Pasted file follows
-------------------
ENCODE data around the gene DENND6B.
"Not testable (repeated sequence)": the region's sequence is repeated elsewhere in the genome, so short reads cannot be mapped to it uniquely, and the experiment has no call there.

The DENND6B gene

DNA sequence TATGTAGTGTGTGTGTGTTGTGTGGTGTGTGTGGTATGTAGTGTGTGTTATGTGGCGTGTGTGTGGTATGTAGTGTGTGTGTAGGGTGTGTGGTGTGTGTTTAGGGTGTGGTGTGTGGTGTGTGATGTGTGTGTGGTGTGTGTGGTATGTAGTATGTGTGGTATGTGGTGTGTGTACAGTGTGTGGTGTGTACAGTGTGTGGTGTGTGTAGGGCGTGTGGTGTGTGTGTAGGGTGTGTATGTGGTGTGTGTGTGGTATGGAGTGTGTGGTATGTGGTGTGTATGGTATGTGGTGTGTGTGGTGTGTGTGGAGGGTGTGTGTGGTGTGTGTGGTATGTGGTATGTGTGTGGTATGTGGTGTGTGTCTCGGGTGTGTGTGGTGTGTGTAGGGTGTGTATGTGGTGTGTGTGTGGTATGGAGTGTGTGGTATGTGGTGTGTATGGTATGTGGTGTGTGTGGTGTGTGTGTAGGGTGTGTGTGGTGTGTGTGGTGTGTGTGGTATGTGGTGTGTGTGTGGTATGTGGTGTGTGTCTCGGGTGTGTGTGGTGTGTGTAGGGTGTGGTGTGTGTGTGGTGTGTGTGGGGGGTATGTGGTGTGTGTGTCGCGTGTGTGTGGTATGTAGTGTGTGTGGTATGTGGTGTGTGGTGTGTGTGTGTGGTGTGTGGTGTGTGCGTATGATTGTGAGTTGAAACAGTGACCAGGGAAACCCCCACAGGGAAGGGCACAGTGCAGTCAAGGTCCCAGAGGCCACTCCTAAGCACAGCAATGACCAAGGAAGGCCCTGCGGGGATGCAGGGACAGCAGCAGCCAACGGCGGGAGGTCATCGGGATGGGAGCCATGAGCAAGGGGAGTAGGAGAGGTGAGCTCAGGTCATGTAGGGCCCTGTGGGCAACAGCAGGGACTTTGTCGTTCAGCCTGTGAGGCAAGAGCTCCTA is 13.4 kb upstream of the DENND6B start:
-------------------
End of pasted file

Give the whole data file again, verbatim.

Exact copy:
ENCODE data around the gene DENND6B.
"Not testable (repeated sequence)": the region's sequence is repeated elsewhere in the genome, so short reads cannot be mapped to it uniquely, and the experiment has no call there.

The DENND6B gene

DNA sequence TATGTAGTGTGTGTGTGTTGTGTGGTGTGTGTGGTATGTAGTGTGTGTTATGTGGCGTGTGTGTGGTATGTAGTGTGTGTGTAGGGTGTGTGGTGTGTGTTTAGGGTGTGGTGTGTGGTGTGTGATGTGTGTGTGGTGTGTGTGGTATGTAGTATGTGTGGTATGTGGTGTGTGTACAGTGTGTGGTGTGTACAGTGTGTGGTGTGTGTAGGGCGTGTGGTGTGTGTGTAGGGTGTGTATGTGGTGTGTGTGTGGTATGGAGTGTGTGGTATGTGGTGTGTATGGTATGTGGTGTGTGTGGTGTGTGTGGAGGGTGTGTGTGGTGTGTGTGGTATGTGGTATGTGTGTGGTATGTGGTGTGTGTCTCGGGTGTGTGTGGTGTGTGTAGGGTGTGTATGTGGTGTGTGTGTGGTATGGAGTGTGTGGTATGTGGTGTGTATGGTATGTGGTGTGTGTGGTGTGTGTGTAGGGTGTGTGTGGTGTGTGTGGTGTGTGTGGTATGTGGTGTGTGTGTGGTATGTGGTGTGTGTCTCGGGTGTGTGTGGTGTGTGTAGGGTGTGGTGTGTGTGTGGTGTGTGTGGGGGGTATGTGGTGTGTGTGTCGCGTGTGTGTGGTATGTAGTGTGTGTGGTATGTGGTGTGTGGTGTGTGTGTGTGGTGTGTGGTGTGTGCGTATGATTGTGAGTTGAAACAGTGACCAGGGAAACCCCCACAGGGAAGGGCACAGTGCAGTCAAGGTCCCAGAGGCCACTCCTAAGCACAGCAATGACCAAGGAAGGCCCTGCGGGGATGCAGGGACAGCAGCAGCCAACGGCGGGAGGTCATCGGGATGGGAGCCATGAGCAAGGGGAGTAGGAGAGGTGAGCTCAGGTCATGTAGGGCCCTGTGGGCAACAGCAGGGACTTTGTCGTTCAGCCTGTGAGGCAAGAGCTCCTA is 13.4 kb upstream of the DENND6B start: